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I'm just learning perl.

I am trying to rewrite this multilevel loop using temporary variables so that i do not require the previous keys ($key1 $key2) to gain access(dereferencing) to $key3. What would be the easiest way of doing this. Thanks.

for my $key1 ( keys %foo )
{
    for my $key2 ( keys %{$foo{$key1}} )
    {
        for my $key3 ( keys %{$foo{$key1}{$key2}} )
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If your data structures become too complex, you might consider using OOP. – ThisSuitIsBlackNot Feb 25 '14 at 21:36
1  
If you're learning perl and data structures, a must-read is the Perl References Tutorial followed by the Perl Data Structures Cookbook. It talks about your case among other things. For arrays of arrays, check out the amusingly named perllol (Perl Lists of Lists). – Dan Dascalescu Feb 26 '14 at 2:11

You can use while and each like this:

while (my ($key1, $inner_hash) = each %foo) {

    while (my ($key2, $inner_inner_hash) = each %$inner_hash) {

        while (my ($key3, $value) = each %$inner_inner_hash) {
            print $value;
        }
    }
}

This approach uses less memory than foreach keys %hash, which constructs a list of all the keys in the hash before you begin iterating. The drawback with each is that you cannot specify a sort order. See the documentation for details.

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I'm not clear what you mean by each using less memory than for. Both are iterators, but for isn't really useful on hashes unless you apply it to the keys or values of the hash, in which case there is little to choose between them. – Borodin Feb 25 '14 at 22:24
    
Ah, are you thinking that for (keys %hash) { ... } first generates a new array from the keys of the hash? I hadn't thought of that but it seems unlikely. I am going to experiment. – Borodin Feb 25 '14 at 22:28
    
@Borodin Yes, I should have been more clear. keys %hash generates a list of all the keys before you even begin iterating; each %hash doesn't. – ThisSuitIsBlackNot Feb 25 '14 at 22:40

You're looking for something like this:

for my $key1 ( keys %foo )
{
    my $subhash = $foo{$key1};
    for my $key2 ( keys %$subhash )
    {
        my $subsubhash = $subhash->{$key2};
        for my $key3 ( keys %$subsubhash )
share|improve this answer

How about this:

foreach(values %foo){
  foreach(values %$_){
    foreach my $key3 (keys %$_){
      print $key3;
    }
  }
}
share|improve this answer

I'm just learning perl.

And you're already doing references. That's pretty good.

I am trying to rewrite this multilevel loop using temporary variables so that I do not require the previous keys ($key1 $key2) to gain access(dereferencing) to $key3. What would be the easiest way of doing this.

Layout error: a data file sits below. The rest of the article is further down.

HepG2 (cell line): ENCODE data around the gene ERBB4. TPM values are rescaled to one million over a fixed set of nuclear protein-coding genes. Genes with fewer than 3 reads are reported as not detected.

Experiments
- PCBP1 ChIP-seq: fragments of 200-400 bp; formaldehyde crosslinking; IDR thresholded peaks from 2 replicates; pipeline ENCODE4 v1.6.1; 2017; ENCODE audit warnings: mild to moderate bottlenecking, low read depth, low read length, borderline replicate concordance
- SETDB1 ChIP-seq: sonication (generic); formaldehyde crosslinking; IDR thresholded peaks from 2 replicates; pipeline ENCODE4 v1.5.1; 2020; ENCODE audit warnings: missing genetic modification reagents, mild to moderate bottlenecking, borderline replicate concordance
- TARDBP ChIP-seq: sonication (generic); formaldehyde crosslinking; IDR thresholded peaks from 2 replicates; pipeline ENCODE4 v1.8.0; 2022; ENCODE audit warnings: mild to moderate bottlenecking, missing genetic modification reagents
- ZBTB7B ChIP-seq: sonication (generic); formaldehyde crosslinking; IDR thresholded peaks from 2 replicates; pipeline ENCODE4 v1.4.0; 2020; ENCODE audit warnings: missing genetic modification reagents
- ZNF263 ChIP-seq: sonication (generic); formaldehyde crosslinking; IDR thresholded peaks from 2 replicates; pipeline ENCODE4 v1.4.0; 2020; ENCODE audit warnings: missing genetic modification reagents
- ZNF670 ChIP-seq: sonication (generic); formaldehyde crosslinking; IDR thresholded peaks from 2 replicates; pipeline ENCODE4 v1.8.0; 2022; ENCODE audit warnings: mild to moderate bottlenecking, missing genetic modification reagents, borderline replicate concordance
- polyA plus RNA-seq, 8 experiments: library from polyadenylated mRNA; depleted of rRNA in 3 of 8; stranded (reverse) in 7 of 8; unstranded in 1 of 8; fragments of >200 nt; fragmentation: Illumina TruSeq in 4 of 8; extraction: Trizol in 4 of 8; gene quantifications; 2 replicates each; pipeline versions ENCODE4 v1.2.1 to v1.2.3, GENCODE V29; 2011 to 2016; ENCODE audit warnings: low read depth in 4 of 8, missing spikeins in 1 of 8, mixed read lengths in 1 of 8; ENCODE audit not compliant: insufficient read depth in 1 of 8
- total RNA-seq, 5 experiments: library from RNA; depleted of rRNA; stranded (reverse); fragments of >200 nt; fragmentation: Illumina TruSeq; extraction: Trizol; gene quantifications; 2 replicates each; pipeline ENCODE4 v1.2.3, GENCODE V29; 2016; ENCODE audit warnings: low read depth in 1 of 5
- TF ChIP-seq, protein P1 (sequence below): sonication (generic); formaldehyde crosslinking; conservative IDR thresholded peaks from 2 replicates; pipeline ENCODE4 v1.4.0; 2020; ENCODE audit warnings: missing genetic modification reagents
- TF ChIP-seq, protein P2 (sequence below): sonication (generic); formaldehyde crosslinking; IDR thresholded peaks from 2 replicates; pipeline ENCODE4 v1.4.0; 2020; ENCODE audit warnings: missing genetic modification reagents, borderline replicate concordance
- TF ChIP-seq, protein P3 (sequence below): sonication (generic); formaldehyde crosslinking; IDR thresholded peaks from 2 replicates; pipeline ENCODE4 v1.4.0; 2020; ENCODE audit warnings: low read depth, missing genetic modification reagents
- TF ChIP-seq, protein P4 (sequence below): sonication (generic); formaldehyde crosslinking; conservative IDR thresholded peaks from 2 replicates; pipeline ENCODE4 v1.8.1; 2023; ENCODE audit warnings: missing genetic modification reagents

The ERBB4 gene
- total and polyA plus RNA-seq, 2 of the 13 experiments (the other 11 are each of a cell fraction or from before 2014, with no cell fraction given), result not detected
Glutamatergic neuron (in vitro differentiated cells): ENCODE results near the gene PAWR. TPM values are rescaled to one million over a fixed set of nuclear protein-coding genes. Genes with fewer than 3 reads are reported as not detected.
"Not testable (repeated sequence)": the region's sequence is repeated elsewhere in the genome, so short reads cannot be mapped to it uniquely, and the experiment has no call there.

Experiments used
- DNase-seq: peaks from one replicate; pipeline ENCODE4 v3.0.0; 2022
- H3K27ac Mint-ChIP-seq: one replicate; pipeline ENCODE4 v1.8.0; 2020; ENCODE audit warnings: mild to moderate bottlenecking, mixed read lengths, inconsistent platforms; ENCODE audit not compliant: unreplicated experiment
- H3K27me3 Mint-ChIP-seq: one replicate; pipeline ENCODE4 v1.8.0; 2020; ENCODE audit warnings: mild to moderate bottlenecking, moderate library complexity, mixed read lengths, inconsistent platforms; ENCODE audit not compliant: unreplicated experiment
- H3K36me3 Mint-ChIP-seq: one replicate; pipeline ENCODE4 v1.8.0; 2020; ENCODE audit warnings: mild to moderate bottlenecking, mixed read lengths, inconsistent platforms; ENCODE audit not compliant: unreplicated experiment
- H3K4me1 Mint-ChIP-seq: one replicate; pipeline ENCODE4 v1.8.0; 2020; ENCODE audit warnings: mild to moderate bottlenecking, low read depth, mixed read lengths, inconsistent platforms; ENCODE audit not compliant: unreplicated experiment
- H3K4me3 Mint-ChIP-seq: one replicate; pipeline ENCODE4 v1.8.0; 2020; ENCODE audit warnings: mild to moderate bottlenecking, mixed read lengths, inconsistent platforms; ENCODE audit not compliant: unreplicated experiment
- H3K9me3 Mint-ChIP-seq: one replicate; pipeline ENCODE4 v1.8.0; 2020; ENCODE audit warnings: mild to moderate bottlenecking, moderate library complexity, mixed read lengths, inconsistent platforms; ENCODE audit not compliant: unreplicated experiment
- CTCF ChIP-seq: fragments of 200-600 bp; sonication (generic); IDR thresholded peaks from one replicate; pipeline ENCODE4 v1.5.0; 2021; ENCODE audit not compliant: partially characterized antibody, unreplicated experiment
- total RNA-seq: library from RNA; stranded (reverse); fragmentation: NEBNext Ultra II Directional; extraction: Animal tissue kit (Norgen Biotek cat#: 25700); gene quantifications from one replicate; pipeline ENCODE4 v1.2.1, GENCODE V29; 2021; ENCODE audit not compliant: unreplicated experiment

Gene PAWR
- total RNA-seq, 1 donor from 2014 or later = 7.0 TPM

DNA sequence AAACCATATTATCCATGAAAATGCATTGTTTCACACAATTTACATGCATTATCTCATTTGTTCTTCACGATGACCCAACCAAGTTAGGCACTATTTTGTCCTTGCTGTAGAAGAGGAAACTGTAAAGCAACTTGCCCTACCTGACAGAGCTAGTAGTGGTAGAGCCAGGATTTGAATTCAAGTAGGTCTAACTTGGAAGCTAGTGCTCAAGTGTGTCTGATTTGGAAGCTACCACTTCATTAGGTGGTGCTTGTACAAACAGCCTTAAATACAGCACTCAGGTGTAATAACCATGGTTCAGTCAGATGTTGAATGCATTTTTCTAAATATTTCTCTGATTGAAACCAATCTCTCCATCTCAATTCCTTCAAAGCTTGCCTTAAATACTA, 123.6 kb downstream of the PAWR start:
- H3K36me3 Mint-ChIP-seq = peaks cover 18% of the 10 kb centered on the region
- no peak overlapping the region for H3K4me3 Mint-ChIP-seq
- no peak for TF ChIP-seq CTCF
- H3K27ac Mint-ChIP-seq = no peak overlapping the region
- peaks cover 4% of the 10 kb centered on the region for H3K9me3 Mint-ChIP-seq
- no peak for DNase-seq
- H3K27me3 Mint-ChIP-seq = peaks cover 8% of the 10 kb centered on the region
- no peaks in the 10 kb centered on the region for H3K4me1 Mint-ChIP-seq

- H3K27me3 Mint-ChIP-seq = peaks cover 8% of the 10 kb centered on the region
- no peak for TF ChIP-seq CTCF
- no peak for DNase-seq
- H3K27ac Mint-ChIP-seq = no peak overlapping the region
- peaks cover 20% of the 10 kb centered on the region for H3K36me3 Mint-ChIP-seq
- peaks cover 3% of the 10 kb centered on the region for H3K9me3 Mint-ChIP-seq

If I think I understand what you're saying, you want to be able to find all of the third level hash keys without going through all the first and second level hash keys.

Let's say that %foo has keys:

$foo{one}->{alpha}->{apple};
$foo{one}->{alpha}->{berry};
$foo{one}->{beta}->{cucumber};
$foo{one}->{beta}->{durian};
$foo{two}->{uno}->{eggplant};
$foo{two}->{uno}->{fig};
$foo{two}->{dos}->{guava};
$foo{two}->{dos}->{honeydew};

By the way, I like the -> syntax simply because it reminds me I'm dealing with references to something and not an actual hash. It helps me see the issue a bit clearer.

You want to go through the keys of vegetable and fruit names without going through the first two levels. Is that correct?

Here the -> syntax helps clarify the answer. These eight keys belong to four separate hashes:

$foo{one}->{alpha};
$foo{one}->{beta};
$foo{two}->{uno};
$foo{two}->{dos};

And, the hashes they're in are anonymous, that is there's no variable name that contains these hashes. The only way I can access these hashes is to locate the four hashes that contain them.

However, these four keys themselves are stored into two separate hashes. I need to find those two hashes to find their keys. Again, these two hashes are anonymous. Again, the only way I can find them is to know the two hashes that contain them:

$foo{one};
$foo{two};

So, in order to find my third level values, I need to know the second level hashes that contain them. In order to find those second hashes, I need to find the first level keys that contain them.

However, if you have some sort of known structure, you may already know the keys you need in order to find the values you're looking for.

Imagine something like this:

$person{$ssn}->{NAME}->{FIRST} = "Bob";
$person{$ssn}->{NAME}->{MI}    = "Q.";
$person{$ssn}->{NAME}->{LAST}  = "Smith";

Here I can go directly through to the first, last, and middle initial of each person. All I have to do is go through the various social security numbers:

for my $ssn ( sort keys %person ) {
    say "My name is " . $person{$ssn}->{NAME}->{FIRST}
       . " " . $person{$ssn}->{NAME}->{MI}
       . " " . $person{$ssn}->{NAME}->{LAST};
}
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